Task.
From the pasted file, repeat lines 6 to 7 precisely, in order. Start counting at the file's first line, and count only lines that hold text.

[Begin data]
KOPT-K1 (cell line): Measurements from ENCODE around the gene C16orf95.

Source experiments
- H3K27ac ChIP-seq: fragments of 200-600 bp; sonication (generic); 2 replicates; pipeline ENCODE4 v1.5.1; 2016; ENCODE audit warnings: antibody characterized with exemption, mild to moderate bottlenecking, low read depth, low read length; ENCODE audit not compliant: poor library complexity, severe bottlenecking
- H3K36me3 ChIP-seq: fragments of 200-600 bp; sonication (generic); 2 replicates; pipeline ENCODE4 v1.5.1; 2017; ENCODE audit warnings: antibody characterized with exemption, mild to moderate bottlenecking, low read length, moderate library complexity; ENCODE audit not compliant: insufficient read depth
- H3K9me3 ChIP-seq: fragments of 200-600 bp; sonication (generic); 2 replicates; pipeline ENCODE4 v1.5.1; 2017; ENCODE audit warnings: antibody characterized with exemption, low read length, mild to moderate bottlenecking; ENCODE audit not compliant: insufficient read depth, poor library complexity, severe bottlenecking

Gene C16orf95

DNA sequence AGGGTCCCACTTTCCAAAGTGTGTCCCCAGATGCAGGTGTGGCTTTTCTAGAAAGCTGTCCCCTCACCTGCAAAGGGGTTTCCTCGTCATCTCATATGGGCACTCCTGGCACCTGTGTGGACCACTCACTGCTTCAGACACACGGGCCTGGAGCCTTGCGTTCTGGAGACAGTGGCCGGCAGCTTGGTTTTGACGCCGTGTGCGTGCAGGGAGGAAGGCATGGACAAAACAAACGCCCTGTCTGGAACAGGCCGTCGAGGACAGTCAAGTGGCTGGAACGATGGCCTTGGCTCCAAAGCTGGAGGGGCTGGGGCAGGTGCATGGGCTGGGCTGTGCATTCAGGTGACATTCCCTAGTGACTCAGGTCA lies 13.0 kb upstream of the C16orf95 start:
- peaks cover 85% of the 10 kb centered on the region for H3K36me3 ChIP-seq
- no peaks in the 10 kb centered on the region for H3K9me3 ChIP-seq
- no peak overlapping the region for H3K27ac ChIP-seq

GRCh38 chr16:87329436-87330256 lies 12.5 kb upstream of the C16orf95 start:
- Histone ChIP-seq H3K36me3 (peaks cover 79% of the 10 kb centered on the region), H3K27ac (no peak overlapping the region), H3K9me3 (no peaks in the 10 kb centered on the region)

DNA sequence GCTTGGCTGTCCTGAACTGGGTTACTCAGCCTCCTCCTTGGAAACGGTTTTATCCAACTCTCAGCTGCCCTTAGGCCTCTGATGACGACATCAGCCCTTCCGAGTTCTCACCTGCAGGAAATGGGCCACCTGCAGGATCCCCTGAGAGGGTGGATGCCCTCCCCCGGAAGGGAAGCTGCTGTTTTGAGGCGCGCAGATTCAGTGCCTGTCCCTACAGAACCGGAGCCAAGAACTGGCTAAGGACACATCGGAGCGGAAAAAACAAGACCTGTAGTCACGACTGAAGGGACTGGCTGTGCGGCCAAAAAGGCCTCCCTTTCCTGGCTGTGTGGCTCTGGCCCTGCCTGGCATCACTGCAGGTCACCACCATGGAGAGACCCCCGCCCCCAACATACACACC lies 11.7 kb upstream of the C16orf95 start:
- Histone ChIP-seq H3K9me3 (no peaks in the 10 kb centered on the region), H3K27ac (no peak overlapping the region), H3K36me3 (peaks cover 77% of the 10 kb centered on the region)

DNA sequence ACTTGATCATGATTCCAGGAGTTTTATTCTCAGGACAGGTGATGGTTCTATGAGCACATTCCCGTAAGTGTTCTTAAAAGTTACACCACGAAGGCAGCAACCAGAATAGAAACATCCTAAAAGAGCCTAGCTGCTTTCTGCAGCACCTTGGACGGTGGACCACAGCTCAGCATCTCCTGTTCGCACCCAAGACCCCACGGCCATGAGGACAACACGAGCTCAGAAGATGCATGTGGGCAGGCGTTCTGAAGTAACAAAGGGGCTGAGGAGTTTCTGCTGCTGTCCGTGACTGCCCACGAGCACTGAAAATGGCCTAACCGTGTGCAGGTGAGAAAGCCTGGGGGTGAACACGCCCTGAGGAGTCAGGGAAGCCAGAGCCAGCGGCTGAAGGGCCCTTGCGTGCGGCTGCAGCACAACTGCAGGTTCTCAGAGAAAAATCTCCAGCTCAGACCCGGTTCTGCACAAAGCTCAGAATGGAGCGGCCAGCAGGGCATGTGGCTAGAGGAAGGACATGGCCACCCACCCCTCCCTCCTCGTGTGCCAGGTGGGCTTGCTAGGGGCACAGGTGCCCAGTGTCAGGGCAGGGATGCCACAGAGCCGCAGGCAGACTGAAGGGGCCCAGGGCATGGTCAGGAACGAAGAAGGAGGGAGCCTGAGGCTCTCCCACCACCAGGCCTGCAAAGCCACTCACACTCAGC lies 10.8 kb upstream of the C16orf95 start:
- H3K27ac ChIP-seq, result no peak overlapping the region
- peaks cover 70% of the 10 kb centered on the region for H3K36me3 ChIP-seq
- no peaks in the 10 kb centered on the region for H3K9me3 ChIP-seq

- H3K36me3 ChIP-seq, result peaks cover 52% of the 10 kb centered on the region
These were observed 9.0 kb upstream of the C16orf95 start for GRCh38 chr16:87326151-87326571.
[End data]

Gene C16orf95

DNA sequence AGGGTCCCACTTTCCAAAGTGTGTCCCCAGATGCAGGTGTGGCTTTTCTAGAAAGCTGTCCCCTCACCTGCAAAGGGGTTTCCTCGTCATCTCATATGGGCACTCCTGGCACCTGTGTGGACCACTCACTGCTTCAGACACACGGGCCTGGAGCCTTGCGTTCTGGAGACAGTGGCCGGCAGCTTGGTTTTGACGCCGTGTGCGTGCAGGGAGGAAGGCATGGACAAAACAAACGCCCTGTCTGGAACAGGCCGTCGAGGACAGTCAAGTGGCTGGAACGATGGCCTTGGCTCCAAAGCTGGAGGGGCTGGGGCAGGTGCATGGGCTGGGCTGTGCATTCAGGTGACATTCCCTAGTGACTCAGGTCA lies 13.0 kb upstream of the C16orf95 start: